Das Rheingold is, of course, the reddest in tooth and claw of all Wagner’s dramas – which is saying something.
Author: Claire Seymour
The sharp angles and oddly tilting perspectives of Charles Edwards’ set for David Alden’s production of Jen?fa at ENO suggest a community resting precariously on the security and certainty of its customs, soon to slide from this precipice into social and moral anarchy.
West Wind: A new song-cycle by Sally Beamish
In a recent article in BBC Music Magazine tenor James Gilchrist reflected on the reason why early-nineteenth-century England produced no corpus of art song to match the German lieder of Schumann, Schubert and others, despite the great flowering of English Romantic poetry during this period.
Idomeneo, re di Creta, Garsington
Opportunities to see Idomeneo are not so frequent as they might be, certainly not so frequent as they should be.
Nabucco, Covent Garden
Most of the attention during this revival of Daniele Abbado’s 2013 production of Nabucco has been directed at Pl·cido Domingo’s reprise of the title role, with the critical reception somewhat mixed.
Tristan, English National Opera
My first Tristan, indeed my first Wagner, in the theatre was ENO’s previous staging of the work, twenty years ago, in 1996. The experience, as it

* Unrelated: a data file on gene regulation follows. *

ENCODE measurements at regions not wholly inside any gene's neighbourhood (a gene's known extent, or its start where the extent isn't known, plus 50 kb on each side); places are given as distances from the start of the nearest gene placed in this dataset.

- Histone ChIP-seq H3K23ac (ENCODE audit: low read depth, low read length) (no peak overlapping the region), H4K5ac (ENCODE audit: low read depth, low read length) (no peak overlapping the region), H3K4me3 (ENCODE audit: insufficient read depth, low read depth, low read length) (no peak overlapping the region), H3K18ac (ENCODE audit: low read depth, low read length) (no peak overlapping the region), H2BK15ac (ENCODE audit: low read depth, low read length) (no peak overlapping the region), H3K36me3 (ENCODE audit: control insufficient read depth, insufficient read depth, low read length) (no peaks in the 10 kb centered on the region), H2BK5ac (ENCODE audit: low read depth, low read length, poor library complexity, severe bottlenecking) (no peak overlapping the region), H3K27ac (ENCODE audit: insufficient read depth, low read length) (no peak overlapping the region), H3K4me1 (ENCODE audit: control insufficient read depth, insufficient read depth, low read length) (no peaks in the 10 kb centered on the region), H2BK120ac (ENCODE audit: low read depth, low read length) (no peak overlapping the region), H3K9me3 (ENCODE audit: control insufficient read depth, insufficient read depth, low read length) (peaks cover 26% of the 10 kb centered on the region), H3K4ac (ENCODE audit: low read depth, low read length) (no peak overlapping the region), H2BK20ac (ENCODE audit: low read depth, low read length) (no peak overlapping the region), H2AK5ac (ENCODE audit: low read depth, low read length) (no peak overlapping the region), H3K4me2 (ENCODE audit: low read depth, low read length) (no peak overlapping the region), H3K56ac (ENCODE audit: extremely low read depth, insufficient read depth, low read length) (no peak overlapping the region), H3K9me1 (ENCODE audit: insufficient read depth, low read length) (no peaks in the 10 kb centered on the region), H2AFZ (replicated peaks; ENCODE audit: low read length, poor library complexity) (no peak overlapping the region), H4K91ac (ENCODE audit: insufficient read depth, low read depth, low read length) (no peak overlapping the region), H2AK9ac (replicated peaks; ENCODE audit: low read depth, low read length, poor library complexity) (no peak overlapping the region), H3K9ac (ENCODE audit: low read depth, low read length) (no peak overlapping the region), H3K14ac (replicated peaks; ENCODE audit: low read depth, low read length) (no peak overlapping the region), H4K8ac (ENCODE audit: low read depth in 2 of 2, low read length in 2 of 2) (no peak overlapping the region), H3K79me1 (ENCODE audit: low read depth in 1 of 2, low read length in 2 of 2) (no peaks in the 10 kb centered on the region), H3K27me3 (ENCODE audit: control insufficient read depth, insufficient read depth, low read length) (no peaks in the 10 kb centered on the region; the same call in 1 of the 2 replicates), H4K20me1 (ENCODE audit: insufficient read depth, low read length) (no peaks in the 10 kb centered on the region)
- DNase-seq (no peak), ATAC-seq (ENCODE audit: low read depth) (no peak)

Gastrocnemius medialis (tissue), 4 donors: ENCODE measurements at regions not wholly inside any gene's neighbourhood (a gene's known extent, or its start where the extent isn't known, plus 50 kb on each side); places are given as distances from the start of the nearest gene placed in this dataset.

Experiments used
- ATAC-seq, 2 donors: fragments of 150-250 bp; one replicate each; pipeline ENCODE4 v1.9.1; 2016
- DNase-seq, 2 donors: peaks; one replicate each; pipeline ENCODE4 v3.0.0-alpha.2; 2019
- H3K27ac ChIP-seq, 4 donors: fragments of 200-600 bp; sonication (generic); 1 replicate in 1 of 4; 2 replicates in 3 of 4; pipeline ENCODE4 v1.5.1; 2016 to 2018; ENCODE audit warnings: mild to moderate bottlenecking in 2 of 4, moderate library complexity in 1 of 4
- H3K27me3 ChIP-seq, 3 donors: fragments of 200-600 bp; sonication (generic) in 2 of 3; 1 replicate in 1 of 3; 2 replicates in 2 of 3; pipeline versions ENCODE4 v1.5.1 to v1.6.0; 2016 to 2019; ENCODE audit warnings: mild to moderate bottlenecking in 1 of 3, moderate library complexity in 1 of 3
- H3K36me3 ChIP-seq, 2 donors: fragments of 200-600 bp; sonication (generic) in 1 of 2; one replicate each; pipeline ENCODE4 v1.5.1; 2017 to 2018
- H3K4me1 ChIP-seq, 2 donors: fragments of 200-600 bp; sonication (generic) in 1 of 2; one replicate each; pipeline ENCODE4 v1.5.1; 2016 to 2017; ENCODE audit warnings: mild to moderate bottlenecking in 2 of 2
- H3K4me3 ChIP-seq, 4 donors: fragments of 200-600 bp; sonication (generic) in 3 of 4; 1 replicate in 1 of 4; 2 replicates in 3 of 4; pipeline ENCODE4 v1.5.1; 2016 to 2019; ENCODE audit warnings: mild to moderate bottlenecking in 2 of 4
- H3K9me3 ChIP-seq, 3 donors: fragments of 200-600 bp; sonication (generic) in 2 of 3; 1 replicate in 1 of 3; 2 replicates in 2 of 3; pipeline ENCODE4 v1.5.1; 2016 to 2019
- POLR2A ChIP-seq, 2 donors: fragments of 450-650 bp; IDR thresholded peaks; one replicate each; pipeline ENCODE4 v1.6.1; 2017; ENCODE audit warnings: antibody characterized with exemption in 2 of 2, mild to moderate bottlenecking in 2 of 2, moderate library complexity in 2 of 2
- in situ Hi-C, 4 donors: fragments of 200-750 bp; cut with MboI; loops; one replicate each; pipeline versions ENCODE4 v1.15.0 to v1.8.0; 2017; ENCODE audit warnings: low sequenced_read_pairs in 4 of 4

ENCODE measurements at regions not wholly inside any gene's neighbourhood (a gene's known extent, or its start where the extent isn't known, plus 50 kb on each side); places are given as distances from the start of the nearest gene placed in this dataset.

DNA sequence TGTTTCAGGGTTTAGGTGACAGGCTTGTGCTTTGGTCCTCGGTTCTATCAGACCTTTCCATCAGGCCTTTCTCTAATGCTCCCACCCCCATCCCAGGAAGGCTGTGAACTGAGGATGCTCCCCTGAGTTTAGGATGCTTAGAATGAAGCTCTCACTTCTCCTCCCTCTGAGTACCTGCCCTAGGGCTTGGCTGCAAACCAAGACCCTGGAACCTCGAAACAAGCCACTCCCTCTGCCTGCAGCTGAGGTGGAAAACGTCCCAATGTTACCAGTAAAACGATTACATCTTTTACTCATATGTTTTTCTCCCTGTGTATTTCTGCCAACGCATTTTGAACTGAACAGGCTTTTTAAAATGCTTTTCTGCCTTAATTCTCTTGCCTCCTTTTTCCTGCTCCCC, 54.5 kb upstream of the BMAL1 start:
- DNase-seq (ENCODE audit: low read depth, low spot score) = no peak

should, as it must, although this is alas far from a given, quite overwhelmed me.
The Cunning Little Vixen, Glyndebourne
Four years ago, almost to the day (13th to 12th), I saw Melly Still’s production of The Cunning Little Vixen during its first Glyndebourne run. I found
myself surprised how much more warmly I responded to it this time.
London: A 90th birthday tribute to Horovitz
This recital celebrated both the work of the Park Lane Group, which has been
supporting the careers of outstanding young artists for 60 years, and the 90th
birthday of Joseph Horovitz, who was born in Vienna in 1926 and emigrated to
England aged 12.
M is for Man, Music and Mystery
Peter Greenaway’s short film M is for Man, Music and Mozart, for which the Dutch composer Louis Andriessen composed the score, was commissioned to mark the bicentenary anniversary of Mozart’s death in 1791.
Classical Opera: MOZART 250 — 1766: A Retrospective
With this performance of vocal and instrumental works composed by the
10-year-old Mozart and his contemporaries during 1766, Classical Opera entered
the second year of their 27-year project, MOZART 250, which is
designed to ‘contextualise the development and influences of [sic] the
composer’s artistic personality’ and, more audaciously, to
‘follow the path that subsequently led to some of the greatest
cornerstones of our civilisation’.